UF receives $49 million USAID award to aid in global food security

September 29, 2015
Beverly James
photographer: Stock photo

The U.S. Agency for International Development has awarded the University of Florida Institute of Food and Agricultural Sciences a $49 million, five-year grant to help feed the world and end hunger.

The grant, which will be used to establish the Feed the Future Innovation Lab for Livestock Systems, supports USAID’s agricultural research and capacity building work under Feed the Future, the U.S. government’s global hunger and food security initiative.

“Through our Feed the Future Innovation Labs, the U.S. government is empowering the world’s finest universities to help improve nutrition and end widespread hunger around the world,” said acting USAID administrator Alfonse E. Lenhardt. “By creating and scaling cutting-edge solutions to our most pressing agricultural challenges, we can help the world’s most vulnerable people move from dependency to self-sufficiency -- and out of the tragic cycle of extreme poverty.”

“With this latest award to UF/IFAS, USAID is now investing over $75 million in the University of Florida’s ability to provide leadership to the global food systems research, teaching and extension efforts,” said Jack Payne, UF’s senior vice president of agriculture and natural resources.

This newest Feed the Future Innovation Lab will improve livestock productivity and the incomes and nutrition of livestock holders through appropriate improved technologies, capacity building and enabling policies, said Adegbola Adesogan, director of UF’s Feed the Future Innovation Lab for Livestock Systems and a professor of animal sciences.

“The program will help increase the resilience of vulnerable populations, reduce the environmental impact of livestock systems, and advance understanding of the rapidly evolving livestock systems and their roles in food safety and security, human nutrition, and human and animal health,” he said.

The Livestock Systems Innovation Lab will focus on six countries in West and East Africa and South Asia:  Mali, Burkina Faso, Ethiopia, Rwanda, Cambodia and Nepal.

“This grant provides a tremendous opportunity to contribute toward meeting the increasing global demand for livestock products specifically and food generally, “Adesogan said. “Our research and capacity building efforts will equip students, farmers and scientists in the focal countries with the knowledge and innovative technologies to significantly increase livestock productivity and improve the nutritional status of vulnerable families.”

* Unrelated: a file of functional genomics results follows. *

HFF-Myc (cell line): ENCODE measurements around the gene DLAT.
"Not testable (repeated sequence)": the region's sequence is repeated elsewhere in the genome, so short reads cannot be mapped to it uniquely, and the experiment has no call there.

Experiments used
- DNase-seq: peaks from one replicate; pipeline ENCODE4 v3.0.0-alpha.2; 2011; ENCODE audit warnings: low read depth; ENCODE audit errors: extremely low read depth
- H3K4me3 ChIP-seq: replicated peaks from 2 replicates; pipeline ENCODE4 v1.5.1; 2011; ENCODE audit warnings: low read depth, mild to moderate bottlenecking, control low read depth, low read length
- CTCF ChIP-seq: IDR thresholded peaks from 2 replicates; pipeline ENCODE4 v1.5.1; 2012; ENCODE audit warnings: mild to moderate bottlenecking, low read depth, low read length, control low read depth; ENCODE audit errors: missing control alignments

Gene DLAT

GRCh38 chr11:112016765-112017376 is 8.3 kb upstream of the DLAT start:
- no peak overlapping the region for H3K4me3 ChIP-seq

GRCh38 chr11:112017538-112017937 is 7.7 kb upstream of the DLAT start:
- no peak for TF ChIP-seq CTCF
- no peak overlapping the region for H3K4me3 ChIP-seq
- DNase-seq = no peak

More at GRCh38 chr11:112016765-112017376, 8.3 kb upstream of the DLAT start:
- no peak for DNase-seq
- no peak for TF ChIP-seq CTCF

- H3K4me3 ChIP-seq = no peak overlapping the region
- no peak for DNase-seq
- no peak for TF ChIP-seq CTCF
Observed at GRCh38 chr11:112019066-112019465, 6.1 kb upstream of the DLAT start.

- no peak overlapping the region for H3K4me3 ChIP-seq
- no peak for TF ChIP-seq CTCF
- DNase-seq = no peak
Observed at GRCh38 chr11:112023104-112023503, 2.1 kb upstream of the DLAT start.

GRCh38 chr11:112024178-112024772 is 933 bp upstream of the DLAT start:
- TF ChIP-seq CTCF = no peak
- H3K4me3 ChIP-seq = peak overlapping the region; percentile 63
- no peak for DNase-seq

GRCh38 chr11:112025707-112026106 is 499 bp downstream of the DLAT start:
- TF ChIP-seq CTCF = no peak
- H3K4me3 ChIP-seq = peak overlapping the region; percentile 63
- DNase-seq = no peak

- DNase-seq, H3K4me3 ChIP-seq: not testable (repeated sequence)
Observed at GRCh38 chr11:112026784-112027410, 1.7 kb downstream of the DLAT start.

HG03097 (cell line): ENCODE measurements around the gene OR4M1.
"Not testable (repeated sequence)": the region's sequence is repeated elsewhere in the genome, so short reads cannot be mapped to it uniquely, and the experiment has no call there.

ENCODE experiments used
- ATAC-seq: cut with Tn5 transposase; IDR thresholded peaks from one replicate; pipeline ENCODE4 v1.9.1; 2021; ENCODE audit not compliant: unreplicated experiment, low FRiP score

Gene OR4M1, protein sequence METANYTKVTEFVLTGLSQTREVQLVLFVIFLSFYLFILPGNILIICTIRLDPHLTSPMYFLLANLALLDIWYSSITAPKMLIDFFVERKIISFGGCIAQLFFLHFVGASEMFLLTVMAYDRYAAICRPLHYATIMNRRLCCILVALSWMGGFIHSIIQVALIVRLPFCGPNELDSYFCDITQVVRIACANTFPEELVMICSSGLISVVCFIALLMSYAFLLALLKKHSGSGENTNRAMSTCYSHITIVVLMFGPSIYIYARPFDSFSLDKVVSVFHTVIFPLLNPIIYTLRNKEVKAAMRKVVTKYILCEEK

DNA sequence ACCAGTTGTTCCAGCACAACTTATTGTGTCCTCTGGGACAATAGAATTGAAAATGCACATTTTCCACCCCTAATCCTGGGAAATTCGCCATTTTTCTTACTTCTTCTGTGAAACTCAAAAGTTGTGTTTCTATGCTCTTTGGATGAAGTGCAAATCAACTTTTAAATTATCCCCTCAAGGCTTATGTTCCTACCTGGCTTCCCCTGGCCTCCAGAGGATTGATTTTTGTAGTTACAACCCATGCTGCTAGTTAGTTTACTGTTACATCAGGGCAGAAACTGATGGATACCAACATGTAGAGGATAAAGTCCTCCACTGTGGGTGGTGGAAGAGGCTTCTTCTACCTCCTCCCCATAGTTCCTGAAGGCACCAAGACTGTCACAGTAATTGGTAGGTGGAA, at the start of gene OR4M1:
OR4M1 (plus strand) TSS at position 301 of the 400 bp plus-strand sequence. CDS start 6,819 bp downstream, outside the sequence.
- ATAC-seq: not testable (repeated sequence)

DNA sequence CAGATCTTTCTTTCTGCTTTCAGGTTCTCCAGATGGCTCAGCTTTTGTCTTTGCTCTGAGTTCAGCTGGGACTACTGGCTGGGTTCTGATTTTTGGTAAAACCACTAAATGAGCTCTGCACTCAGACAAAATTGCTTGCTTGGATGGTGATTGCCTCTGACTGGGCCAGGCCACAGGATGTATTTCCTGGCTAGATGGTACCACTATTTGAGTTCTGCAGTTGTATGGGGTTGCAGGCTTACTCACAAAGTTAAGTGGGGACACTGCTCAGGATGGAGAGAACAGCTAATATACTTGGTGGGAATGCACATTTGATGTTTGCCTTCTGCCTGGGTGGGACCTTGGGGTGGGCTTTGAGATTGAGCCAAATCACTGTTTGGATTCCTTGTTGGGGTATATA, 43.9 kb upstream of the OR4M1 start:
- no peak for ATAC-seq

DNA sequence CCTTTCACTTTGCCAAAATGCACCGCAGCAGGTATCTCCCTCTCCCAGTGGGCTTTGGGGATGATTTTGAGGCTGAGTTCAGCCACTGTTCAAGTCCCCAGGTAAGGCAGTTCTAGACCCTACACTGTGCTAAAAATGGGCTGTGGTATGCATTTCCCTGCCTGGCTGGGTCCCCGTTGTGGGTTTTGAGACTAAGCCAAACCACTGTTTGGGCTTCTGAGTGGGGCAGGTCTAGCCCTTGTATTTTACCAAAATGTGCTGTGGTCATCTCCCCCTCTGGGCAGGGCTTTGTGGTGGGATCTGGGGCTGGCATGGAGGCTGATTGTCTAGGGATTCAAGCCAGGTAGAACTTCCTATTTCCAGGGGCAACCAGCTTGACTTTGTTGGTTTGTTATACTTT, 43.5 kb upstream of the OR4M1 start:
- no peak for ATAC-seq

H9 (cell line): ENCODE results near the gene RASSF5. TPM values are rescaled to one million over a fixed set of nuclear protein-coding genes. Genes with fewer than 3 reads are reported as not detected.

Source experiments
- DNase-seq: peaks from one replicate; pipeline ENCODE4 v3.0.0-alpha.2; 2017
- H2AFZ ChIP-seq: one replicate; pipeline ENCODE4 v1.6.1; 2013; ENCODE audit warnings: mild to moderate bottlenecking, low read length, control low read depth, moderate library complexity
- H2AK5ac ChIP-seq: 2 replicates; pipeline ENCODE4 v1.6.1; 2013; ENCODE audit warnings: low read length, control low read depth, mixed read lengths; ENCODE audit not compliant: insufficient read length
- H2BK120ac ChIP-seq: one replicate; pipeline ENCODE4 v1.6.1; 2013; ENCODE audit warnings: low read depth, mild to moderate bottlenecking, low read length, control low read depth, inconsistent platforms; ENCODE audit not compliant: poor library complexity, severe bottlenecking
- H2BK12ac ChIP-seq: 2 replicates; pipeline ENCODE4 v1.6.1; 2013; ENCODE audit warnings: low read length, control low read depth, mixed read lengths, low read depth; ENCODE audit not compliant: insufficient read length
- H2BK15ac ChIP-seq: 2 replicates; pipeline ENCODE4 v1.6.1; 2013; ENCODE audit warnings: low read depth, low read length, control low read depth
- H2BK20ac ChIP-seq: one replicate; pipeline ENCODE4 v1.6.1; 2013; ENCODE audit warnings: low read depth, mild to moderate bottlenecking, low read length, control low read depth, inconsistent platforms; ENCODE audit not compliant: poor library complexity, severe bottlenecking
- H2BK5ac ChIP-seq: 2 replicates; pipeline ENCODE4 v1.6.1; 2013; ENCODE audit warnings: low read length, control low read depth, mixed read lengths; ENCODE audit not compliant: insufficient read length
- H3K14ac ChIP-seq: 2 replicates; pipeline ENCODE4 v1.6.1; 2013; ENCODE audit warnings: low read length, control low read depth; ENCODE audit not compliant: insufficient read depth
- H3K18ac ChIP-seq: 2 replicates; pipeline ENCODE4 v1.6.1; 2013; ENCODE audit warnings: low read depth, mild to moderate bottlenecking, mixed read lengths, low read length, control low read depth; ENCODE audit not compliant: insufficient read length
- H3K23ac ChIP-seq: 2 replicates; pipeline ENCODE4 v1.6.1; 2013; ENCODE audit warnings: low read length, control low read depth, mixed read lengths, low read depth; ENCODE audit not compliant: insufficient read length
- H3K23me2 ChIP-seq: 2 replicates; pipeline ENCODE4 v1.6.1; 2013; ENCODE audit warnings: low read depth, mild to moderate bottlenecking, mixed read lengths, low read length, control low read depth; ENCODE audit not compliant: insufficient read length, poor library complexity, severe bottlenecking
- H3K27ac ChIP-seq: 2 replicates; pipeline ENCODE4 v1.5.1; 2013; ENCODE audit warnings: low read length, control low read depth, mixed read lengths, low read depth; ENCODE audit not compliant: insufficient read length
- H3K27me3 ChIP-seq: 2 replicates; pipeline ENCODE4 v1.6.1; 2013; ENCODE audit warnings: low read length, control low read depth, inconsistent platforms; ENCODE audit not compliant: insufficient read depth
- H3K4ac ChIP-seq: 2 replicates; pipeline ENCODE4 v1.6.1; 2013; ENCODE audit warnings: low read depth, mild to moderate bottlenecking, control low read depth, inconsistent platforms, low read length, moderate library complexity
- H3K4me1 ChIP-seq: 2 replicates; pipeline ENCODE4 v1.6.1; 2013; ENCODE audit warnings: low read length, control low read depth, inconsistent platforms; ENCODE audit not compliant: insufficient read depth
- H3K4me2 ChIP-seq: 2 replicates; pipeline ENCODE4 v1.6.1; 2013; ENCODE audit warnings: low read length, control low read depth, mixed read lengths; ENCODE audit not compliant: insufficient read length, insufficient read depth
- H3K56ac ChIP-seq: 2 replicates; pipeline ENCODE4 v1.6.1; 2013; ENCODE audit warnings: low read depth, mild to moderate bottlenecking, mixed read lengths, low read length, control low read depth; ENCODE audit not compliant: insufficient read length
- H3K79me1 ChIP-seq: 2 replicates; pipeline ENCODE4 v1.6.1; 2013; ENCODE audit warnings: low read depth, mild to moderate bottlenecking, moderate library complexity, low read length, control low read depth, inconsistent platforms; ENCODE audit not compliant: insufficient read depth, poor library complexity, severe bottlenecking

The award will strengthen global engagement at the University of Florida and allow the institution to better assist developing nations in addressing poverty and hunger, said Walter Bowen, director of UF/IFAS Global.

“By joining the ranks of the science-based Feed the Future Innovation Labs, the University of Florida continues a strong tradition of contributing to the research, education and extension needs of small holder farmers around the world,” he said.

Feed the Future is working to scale up proven technologies and activities, expand nutrition interventions and programs, and conduct research to create the next generation of innovations that can change the lives of food producers and their families. In 2014, Feed the Future reached nearly 7 million farmers and other food producers with new technologies and management practices, while reaching more than 12 million children with high-impact nutrition interventions that improve health and development.

About Feed the Future: Feed the Future is the U.S. Government’s global hunger and food security initiative. With a focus on smallholder farmers, particularly women, Feed the Future supports partner countries in developing their agriculture sectors to spur economic growth and trade that increase incomes and reduce hunger, poverty and undernutrition. For more information, visit www.feedthefuture.gov.

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